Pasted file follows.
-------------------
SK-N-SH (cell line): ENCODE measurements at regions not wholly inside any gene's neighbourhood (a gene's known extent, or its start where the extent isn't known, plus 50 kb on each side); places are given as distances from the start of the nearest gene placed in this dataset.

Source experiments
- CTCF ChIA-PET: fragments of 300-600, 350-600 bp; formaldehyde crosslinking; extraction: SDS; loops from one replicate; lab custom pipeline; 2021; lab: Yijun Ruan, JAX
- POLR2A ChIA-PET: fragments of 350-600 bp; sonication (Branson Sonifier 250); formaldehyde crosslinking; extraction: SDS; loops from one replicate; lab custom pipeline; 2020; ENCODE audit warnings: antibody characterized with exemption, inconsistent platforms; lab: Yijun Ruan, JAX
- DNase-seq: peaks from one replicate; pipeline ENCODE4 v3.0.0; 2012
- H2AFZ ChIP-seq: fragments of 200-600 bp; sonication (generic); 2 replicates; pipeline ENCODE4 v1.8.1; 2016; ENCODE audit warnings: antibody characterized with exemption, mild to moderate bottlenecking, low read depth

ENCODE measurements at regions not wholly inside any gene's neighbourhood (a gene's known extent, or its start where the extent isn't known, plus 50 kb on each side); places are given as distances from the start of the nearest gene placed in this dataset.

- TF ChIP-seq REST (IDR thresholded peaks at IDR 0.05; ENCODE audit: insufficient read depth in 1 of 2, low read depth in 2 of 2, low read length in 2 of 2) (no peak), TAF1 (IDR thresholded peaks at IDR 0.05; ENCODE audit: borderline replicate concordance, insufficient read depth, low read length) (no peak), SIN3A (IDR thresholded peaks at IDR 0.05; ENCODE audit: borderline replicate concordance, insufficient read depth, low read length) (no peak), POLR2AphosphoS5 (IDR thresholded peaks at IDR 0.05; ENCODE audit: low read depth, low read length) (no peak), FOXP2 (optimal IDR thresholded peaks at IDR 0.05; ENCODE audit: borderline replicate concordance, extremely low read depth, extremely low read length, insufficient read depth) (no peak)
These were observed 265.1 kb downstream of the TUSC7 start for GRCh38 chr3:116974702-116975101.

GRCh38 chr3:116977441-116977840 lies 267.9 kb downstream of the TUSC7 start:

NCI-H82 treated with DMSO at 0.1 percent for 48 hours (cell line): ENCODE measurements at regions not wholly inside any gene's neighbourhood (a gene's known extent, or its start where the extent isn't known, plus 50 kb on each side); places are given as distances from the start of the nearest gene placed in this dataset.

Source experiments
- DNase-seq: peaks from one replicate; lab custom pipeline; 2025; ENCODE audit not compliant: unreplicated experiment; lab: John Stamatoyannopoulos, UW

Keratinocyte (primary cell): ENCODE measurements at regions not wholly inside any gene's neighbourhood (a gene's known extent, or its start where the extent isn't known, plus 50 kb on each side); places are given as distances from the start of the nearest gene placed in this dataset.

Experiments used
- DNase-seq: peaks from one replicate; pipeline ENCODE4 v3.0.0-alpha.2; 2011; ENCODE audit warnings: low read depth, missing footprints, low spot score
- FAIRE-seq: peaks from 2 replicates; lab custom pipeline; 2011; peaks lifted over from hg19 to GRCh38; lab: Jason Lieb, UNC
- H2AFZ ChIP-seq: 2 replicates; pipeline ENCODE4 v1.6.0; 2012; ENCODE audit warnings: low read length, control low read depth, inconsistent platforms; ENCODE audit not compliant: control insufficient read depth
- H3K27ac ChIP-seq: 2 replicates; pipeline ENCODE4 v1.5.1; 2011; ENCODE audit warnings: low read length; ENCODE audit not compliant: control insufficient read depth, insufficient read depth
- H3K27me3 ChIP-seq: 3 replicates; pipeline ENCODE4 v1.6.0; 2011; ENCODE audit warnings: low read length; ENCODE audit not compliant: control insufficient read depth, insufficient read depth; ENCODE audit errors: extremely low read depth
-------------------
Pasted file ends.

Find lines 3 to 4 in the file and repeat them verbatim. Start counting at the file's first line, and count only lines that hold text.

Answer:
- CTCF ChIA-PET: fragments of 300-600, 350-600 bp; formaldehyde crosslinking; extraction: SDS; loops from one replicate; lab custom pipeline; 2021; lab: Yijun Ruan, JAX
- POLR2A ChIA-PET: fragments of 350-600 bp; sonication (Branson Sonifier 250); formaldehyde crosslinking; extraction: SDS; loops from one replicate; lab custom pipeline; 2020; ENCODE audit warnings: antibody characterized with exemption, inconsistent platforms; lab: Yijun Ruan, JAX